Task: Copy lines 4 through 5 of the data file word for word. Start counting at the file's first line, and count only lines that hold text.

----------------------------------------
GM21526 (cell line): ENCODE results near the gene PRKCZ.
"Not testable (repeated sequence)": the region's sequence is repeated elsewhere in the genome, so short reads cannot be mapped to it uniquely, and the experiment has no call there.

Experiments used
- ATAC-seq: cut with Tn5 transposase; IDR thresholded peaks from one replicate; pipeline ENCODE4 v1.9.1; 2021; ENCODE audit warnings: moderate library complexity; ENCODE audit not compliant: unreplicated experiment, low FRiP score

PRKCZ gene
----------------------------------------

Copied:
- ATAC-seq: cut with Tn5 transposase; IDR thresholded peaks from one replicate; pipeline ENCODE4 v1.9.1; 2021; ENCODE audit warnings: moderate library complexity; ENCODE audit not compliant: unreplicated experiment, low FRiP score

PRKCZ gene